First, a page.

No, the new scheme of things must be different and must prevent or stir up the passivity of those attending Mass. Previously it was enough to be there; now we must participate. Previously our presence was sufficient; now we demand attention and action. Previously one could doze or perhaps even have a chat; but no longer; now one must listen and pray. We hope that very soon both priest and people will be able to obtain the new liturgical books, and that in their new form, whether literary or typographical these will reflect the dignity of the old books. The congregation will be alive and active---participation means that the activity flows from the soul whether it be through paying attention, responding, singing, or gesturing. The harmony of a communal act performed, not merely according to its external form, but under the interior impulse of the sentiment of faith and piety, endows the ceremony with a special power and beauty. It becomes a choir or symphony, the rhythm of an immense wing flying towards the heights of divine mystery and joy.
Enthusiasm and Praise
The second category of comments regarding the first celebration of the new liturgy which have reached us is rather that of enthusiasm and praise. They say: now at last one can understand and follow the complicated and mysterious ceremonial; at last one can take pleasure in it; at last the priest speaks to the people and one can see that he is acting with them and for them. We have moving evidence from the ordinary people, from children and young people, from critics and onlookers, from holy people earnest in devotion and prayer, from men of wide and serious experience and of real culture. The evidence is positive. An old and most distinguished gentleman, a man of wonderful spirit and of a most refined spirituality, and therefore never fully satisfied, felt obliged to go along to the celebrant after the first celebration of the new liturgy to express to him frankly his happiness at having at last, perhaps for the first time in his life, participated to the full spiritual measure in the holy sacrifice.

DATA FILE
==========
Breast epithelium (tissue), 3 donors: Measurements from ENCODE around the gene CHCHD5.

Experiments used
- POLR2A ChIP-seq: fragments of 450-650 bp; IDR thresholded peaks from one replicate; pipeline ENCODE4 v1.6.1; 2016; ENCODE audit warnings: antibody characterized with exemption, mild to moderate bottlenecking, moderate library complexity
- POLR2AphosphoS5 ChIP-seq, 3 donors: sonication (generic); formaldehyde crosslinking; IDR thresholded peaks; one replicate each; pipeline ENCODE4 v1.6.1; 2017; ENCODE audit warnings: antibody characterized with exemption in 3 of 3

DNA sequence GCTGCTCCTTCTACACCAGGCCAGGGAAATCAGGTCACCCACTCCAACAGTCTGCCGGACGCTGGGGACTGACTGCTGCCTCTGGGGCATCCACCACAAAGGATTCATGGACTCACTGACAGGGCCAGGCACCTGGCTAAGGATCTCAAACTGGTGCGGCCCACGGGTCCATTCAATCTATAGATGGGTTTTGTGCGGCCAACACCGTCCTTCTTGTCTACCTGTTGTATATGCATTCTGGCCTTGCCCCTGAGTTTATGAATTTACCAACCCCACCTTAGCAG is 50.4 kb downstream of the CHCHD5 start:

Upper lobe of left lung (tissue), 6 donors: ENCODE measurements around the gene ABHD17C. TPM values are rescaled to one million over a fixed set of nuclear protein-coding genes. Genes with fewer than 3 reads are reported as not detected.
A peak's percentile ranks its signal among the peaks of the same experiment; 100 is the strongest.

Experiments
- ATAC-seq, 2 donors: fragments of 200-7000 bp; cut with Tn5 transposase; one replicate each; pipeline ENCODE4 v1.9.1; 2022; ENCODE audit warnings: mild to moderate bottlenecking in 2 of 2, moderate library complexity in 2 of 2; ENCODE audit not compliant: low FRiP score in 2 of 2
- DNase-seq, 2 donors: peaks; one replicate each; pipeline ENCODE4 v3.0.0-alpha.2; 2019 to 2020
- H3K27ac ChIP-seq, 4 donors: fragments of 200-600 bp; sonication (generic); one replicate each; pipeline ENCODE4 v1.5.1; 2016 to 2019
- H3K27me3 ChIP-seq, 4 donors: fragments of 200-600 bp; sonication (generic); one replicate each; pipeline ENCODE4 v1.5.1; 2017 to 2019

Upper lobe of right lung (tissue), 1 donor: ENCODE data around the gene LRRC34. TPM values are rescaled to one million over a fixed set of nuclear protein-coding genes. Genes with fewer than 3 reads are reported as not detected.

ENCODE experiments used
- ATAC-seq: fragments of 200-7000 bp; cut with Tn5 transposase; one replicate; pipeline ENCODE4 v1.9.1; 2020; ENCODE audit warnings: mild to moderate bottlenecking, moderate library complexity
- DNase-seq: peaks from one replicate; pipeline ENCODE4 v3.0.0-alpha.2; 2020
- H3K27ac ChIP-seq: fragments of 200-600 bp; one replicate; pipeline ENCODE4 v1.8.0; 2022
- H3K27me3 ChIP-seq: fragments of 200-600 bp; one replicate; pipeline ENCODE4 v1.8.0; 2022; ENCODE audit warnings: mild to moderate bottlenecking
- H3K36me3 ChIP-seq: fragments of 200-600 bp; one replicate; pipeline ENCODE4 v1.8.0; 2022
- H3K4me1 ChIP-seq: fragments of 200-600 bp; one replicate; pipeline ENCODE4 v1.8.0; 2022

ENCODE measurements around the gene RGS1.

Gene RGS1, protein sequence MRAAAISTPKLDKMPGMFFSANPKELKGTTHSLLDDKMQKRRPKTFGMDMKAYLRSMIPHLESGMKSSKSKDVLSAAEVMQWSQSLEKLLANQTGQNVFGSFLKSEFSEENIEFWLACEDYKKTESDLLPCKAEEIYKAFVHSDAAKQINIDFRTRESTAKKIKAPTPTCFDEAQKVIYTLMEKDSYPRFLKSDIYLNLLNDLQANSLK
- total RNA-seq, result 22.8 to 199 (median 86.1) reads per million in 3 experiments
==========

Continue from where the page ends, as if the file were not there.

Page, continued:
Two Spiritual Acts
It may be objected that this type of interest and this type of holy excitement will quiet down and quickly settle into a new and peaceful habit. What is there that man will not grow accustomed to? But it is to be hoped that the religious enthusiasm stirred up by the new form of a worship will not lessen and that with it there will be a consciousness of the obligation to perform simultaneously two spiritual acts: on the one hand a true and personal participation in the ceremony, with all that this implies which is essentially religious; on the other hand, communion with the assembly of the faithful, with the "Church." The first of these acts tends towards love of God, the second to the love of our neighbor. This is the gospel of love realizing itself in the souls of our time; it is truly something beautiful, new, wonderful, full of life and hope.
But you will have understood, dear sons and daughters, that this liturgical innovation, this spiritual renewal, cannot take place without cooperation, without your free and serious participation. We so desire your cooperation that, as you have seen, we have made it the subject of our talk; and in the confidence that you will indeed give it willingly we promise you many, many blessings from the Lord, of which we assure you with this our apostolic blessing.
earth was joined to heaven.
May he give you his peace and good will,
and fellowship with all the heavenly host.
Solemn Blessing for Christmas
Illustration ©1987, Ade Bethune.